A NASA Mars experimental helicopter took off from the dusty red surface of Mars on Monday to complete its first powered and controlled flight over another planet.
The victory has been compared to the achievement of the Wright brothers. In fact, the tiny 4-pound device, called Ingenuity, carried a piece of wing fabric from Wright’s plane that made history in Kitty Hawk, North Carolina in 1903.
“The altimeter data confirms that Ingenuity has made its maiden flight, the first flight of a powered aircraft to another planet,” said chief pilot of the helicopter, Havard Grib, whose voice broke down as his comrades erupted in chants.
California flight controllers confirmed Ingenuity’s short flight after receiving data from the Perseverance vehicle, which was parked more than 65 meters (200 feet) away. Creativity traveled to Mars with perseverance, attached to the underside of the spacecraft upon its arrival in the ancient river delta last February.
The $ 85 million prototype was seen as a high-stakes project but with significant profit potential.
“Every scientist has only one first voyage,” Aung said this month. Speaking early Monday on NASA Radio, he described it as “the ultimate dream.”
Ong and his team had to wait over three appalling hours before knowing if the pre-scheduled flight had succeeded at 287 million kilometers (178 million miles). In addition to his concern, a software bug prevented the helicopter from taking off the previous week, forcing engineers to search for a solution.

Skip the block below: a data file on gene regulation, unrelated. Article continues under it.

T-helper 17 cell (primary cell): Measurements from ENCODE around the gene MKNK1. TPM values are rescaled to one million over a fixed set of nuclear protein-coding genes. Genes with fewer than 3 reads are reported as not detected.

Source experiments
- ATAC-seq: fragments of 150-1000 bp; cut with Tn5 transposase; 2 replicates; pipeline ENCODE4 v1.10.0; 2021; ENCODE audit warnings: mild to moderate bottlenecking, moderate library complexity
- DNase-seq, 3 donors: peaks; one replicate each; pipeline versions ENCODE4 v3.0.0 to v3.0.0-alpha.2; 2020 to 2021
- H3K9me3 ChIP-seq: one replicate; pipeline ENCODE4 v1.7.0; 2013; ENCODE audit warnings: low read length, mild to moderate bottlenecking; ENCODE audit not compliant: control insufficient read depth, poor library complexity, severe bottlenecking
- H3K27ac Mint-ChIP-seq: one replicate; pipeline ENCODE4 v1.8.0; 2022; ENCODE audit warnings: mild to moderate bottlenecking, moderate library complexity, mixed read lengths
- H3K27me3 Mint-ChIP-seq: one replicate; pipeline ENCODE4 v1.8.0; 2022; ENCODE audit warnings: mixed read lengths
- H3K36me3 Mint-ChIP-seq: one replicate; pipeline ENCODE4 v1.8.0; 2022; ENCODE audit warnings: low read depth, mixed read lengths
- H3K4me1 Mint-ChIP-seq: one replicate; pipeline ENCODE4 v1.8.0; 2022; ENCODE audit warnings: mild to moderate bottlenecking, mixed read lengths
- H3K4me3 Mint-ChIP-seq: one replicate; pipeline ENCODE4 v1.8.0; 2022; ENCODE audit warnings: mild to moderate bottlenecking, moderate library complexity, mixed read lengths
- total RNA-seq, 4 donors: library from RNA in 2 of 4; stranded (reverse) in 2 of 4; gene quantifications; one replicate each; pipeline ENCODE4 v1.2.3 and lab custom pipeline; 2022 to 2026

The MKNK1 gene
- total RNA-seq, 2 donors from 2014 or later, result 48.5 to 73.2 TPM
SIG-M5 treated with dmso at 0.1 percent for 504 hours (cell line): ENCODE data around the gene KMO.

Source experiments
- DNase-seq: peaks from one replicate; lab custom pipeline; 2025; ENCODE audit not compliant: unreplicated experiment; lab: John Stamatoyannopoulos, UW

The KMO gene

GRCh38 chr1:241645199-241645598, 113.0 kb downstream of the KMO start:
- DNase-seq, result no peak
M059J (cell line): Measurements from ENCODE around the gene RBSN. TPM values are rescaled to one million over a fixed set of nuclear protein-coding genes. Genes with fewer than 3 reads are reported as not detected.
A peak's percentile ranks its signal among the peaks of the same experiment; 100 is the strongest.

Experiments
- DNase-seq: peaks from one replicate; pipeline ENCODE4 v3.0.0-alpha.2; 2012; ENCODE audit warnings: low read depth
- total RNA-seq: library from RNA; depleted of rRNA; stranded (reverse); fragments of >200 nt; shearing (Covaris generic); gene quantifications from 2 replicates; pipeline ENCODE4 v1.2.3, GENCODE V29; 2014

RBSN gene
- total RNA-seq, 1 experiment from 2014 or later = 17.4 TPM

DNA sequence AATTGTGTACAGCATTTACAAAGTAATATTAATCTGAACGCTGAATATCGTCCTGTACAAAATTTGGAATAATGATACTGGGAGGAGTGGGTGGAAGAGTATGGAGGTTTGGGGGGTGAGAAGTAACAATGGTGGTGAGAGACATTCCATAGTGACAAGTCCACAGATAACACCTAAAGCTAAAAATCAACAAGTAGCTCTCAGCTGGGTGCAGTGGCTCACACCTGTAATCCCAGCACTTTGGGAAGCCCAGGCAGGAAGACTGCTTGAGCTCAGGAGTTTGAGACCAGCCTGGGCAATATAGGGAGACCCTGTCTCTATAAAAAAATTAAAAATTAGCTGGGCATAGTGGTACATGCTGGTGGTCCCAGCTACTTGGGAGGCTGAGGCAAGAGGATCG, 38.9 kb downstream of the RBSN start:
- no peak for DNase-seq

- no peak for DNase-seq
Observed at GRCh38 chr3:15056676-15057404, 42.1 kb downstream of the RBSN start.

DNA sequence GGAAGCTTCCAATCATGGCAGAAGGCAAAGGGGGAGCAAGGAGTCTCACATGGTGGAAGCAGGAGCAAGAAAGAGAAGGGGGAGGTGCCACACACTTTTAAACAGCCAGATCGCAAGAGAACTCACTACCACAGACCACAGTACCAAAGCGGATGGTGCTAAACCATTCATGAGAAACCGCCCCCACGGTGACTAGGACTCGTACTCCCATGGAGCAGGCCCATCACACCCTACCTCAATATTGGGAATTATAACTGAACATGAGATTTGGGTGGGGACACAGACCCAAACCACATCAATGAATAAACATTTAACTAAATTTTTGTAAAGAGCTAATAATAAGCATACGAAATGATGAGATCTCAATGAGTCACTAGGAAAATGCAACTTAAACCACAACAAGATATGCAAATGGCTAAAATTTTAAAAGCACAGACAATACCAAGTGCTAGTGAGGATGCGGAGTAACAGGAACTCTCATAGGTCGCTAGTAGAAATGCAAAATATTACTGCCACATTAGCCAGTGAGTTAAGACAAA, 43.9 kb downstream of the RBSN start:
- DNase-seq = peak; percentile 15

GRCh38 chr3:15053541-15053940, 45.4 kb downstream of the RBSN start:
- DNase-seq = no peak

The operations center erupted with applause, cheers and laughter when success was finally declared. There was more when the first black and white image of creativity appeared on their screens, showing its shadow as it flew over the surface of Mars. Then came the amazing colorful pictures of the helicopter descending back to the surface, captured by perseverance, “The best host a little creativity could ever dream of,” said Ong, thanking everyone.
NASA had planned a 40-second flight, and although there were few details at first, the plane achieved all of its goals: start-up, take-off, flight, descent, and landing.